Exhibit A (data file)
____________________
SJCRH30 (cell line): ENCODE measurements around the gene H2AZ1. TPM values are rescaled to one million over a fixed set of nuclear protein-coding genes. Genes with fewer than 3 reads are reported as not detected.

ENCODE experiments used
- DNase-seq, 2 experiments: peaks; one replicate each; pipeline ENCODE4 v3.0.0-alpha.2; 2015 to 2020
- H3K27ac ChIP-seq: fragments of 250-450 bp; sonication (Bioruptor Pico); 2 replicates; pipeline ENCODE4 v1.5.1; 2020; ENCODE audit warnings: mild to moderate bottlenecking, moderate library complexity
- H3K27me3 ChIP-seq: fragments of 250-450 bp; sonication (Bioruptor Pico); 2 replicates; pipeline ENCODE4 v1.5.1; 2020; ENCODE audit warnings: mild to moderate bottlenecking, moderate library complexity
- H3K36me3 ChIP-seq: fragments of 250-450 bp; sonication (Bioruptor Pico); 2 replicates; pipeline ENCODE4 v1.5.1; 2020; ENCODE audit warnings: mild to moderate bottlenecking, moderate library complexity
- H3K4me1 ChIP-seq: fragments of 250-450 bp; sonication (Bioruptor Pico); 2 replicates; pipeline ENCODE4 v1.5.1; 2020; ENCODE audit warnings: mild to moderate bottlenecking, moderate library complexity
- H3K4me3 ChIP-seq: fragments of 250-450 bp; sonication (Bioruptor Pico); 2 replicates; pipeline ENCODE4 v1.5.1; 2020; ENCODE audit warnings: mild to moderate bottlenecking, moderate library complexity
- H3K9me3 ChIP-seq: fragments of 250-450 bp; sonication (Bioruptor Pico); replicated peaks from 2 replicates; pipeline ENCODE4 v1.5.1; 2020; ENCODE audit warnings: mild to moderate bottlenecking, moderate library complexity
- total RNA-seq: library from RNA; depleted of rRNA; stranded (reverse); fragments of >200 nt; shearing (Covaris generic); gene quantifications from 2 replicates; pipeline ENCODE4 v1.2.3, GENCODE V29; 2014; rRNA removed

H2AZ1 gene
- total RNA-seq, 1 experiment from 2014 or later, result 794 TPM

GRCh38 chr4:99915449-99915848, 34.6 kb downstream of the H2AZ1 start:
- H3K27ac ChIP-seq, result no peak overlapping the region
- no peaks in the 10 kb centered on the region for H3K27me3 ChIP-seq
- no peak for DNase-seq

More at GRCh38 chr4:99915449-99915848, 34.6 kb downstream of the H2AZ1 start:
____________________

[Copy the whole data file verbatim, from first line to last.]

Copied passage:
SJCRH30 (cell line): ENCODE measurements around the gene H2AZ1. TPM values are rescaled to one million over a fixed set of nuclear protein-coding genes. Genes with fewer than 3 reads are reported as not detected.

ENCODE experiments used
- DNase-seq, 2 experiments: peaks; one replicate each; pipeline ENCODE4 v3.0.0-alpha.2; 2015 to 2020
- H3K27ac ChIP-seq: fragments of 250-450 bp; sonication (Bioruptor Pico); 2 replicates; pipeline ENCODE4 v1.5.1; 2020; ENCODE audit warnings: mild to moderate bottlenecking, moderate library complexity
- H3K27me3 ChIP-seq: fragments of 250-450 bp; sonication (Bioruptor Pico); 2 replicates; pipeline ENCODE4 v1.5.1; 2020; ENCODE audit warnings: mild to moderate bottlenecking, moderate library complexity
- H3K36me3 ChIP-seq: fragments of 250-450 bp; sonication (Bioruptor Pico); 2 replicates; pipeline ENCODE4 v1.5.1; 2020; ENCODE audit warnings: mild to moderate bottlenecking, moderate library complexity
- H3K4me1 ChIP-seq: fragments of 250-450 bp; sonication (Bioruptor Pico); 2 replicates; pipeline ENCODE4 v1.5.1; 2020; ENCODE audit warnings: mild to moderate bottlenecking, moderate library complexity
- H3K4me3 ChIP-seq: fragments of 250-450 bp; sonication (Bioruptor Pico); 2 replicates; pipeline ENCODE4 v1.5.1; 2020; ENCODE audit warnings: mild to moderate bottlenecking, moderate library complexity
- H3K9me3 ChIP-seq: fragments of 250-450 bp; sonication (Bioruptor Pico); replicated peaks from 2 replicates; pipeline ENCODE4 v1.5.1; 2020; ENCODE audit warnings: mild to moderate bottlenecking, moderate library complexity
- total RNA-seq: library from RNA; depleted of rRNA; stranded (reverse); fragments of >200 nt; shearing (Covaris generic); gene quantifications from 2 replicates; pipeline ENCODE4 v1.2.3, GENCODE V29; 2014; rRNA removed

H2AZ1 gene
- total RNA-seq, 1 experiment from 2014 or later, result 794 TPM

GRCh38 chr4:99915449-99915848, 34.6 kb downstream of the H2AZ1 start:
- H3K27ac ChIP-seq, result no peak overlapping the region
- no peaks in the 10 kb centered on the region for H3K27me3 ChIP-seq
- no peak for DNase-seq

More at GRCh38 chr4:99915449-99915848, 34.6 kb downstream of the H2AZ1 start: